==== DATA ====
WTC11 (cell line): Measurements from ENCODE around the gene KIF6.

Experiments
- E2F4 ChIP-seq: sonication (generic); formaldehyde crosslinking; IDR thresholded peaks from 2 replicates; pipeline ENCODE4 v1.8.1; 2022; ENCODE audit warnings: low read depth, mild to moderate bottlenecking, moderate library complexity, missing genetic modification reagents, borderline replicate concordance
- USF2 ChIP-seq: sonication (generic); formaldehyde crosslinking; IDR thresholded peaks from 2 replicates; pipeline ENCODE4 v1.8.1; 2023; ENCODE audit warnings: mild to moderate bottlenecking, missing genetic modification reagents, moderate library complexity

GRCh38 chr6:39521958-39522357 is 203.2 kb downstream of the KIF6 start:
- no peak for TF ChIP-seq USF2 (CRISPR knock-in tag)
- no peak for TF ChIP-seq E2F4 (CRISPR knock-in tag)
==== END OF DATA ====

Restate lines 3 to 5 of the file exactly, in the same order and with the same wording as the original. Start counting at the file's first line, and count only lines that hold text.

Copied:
- E2F4 ChIP-seq: sonication (generic); formaldehyde crosslinking; IDR thresholded peaks from 2 replicates; pipeline ENCODE4 v1.8.1; 2022; ENCODE audit warnings: low read depth, mild to moderate bottlenecking, moderate library complexity, missing genetic modification reagents, borderline replicate concordance
- USF2 ChIP-seq: sonication (generic); formaldehyde crosslinking; IDR thresholded peaks from 2 replicates; pipeline ENCODE4 v1.8.1; 2023; ENCODE audit warnings: mild to moderate bottlenecking, missing genetic modification reagents, moderate library complexity

GRCh38 chr6:39521958-39522357 is 203.2 kb downstream of the KIF6 start: